Not enough creative thinkers in events industry, says research

The UK events industry needs more creative thinkers, according to the latest findings from London & Partners.

Image from London & Partners
Image from London & Partners

Around 400 event planners were invited to put their brains to the test to gain insight into whether the planning of events is dominated by rational left-brained or emotional right-brained thinkers.

Less than half (39%) said they class themselves as creative thinkers, even though the majority said they have a creative approach to their work.

The research, conducted in partnership with MICEBOOK.com, was developed to mark the launch of the London convention bureau’s Love the Event, Love the Experience campaign based on the insight that many of the top 50 convention bureaus focus on the rational benefits of hosting an event within their destination, only a few genuinely promoting the emotional, creative aspect.

The study also found 53% of planners feel under pressure to deliver innovative and pioneering events, yet less than a third said risk-taking is encouraged by their organisation.

Tracy Halliwell, director of business tourism and major events at London & Partners, said: "Ours is an industry within which logic and in-depth planning are absolutely critical to successful outcomes.

"Creativity and innovation are growing ever more important as clients demand event activations that set them apart from their competitors and deliver enduring memories for consumers. The experience itself is now what drives the event, but it’s only by combining pioneering ideas with concrete solutions that we can truly surprise and delight."

Leonard Sommer, chief creative officer at SOMMER+SOMMER, the agency that developed the 30-Second Brain Test, commented: "An event without an extraordinary experience certainly has less impact as memory systems in the brain are not fully activated. To ensure an event leaves a lasting brand impression, event planners need to incorporate unique emotional experiences, both to make them memorable and to help overarching messages resonate."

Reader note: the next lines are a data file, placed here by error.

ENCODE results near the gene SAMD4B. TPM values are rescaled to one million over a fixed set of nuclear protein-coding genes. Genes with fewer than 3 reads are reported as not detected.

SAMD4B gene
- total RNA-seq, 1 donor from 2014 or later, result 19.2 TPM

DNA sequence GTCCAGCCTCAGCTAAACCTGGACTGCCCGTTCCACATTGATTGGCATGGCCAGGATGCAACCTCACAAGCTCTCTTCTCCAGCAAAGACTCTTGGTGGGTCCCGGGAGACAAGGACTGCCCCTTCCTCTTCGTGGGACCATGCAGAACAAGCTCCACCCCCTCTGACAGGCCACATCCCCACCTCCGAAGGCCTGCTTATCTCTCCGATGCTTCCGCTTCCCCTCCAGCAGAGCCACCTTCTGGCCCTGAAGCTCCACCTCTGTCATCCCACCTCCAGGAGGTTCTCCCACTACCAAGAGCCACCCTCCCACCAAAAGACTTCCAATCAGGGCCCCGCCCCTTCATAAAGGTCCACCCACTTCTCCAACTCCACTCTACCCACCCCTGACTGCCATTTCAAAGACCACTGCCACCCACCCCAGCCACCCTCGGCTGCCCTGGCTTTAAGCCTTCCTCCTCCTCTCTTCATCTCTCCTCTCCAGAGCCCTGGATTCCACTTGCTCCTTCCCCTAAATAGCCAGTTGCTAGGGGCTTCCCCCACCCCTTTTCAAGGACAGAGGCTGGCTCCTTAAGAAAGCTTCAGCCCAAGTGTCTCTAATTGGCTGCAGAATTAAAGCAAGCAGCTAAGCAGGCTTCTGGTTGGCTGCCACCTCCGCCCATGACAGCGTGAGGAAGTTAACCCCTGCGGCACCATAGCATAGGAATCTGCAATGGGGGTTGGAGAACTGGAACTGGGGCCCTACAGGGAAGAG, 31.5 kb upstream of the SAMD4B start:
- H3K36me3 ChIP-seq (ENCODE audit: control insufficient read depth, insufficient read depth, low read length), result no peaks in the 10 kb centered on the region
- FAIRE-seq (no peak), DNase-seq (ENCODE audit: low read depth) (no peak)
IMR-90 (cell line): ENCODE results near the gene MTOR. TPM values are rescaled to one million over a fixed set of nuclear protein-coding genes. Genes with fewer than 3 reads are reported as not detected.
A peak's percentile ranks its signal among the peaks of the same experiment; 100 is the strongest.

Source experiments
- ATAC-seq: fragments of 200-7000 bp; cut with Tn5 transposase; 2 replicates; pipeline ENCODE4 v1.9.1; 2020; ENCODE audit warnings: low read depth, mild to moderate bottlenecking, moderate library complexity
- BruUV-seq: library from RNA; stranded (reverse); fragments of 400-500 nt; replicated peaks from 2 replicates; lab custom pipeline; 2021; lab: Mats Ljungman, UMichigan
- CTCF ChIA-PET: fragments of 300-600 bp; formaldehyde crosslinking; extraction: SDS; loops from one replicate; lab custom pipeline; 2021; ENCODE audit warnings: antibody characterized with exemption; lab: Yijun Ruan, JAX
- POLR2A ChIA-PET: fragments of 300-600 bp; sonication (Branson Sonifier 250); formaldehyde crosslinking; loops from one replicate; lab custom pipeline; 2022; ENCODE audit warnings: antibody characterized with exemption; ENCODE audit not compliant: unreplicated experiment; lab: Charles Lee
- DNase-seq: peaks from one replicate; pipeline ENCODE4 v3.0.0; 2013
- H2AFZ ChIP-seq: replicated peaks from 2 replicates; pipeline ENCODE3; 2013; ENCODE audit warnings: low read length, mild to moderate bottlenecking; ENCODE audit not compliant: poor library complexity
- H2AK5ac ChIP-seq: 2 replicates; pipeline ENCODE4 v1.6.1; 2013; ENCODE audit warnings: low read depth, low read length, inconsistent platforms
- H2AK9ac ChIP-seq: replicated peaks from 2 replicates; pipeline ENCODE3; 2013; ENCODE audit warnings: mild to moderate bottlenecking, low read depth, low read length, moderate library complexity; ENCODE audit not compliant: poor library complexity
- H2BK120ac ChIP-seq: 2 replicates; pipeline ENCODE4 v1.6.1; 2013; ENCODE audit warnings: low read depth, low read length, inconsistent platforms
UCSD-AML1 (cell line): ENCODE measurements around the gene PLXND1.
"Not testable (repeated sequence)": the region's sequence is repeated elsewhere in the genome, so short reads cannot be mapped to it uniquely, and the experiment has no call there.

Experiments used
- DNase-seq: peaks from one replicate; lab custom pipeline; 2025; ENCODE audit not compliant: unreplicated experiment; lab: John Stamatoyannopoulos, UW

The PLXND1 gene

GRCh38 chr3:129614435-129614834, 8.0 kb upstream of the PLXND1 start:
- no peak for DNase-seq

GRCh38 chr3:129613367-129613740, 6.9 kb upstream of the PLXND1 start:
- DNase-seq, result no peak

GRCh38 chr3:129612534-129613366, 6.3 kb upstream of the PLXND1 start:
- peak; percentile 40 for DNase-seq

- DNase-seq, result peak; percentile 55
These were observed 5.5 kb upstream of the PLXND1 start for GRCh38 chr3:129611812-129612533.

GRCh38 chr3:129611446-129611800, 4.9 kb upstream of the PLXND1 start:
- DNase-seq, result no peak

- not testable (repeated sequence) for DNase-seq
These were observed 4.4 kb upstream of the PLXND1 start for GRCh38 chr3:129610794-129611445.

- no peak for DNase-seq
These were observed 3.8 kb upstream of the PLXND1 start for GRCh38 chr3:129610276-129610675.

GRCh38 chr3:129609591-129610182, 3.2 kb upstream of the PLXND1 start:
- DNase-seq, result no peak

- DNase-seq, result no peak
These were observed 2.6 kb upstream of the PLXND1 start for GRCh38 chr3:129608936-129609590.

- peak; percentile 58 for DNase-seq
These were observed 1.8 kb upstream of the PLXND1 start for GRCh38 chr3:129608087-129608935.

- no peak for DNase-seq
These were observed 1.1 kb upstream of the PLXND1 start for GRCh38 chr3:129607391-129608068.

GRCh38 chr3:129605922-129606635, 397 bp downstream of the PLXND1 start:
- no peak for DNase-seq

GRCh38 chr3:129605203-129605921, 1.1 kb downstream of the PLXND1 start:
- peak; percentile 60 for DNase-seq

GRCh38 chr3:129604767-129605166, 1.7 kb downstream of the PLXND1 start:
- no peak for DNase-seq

Two-thirds of those surveyed blamed lack of time, while another 53% blamed budget limitations as a hindrance to creativity. However, three-quarters believe that their team members are free to deliver creative ideas and almost half said that within their businesses, ideas are not judged at an early stage.

Chetan Shah, founder and CEO of MICEBOOK.com, added: "Whilst time-constraints and restricted budgets can sometimes hinder creativity, a balance is always needed between the creative and the logical.

"Great teams bring together a mix of personalities, approaches to work and creative or logical attributes. Whether someone is left or right-brained, their attributes and strengths should be encouraged and nurtured, to ensure their events are spectacular, both rationally and emotionally."

London & Partners will host a Creative Thinking session on stand F400 at IMEX Frankfurt at 3pm on Tuesday 19 May 2015.

More:

Opinion: Make the UK a creative contender again

UK businesses failing to encourage creativity

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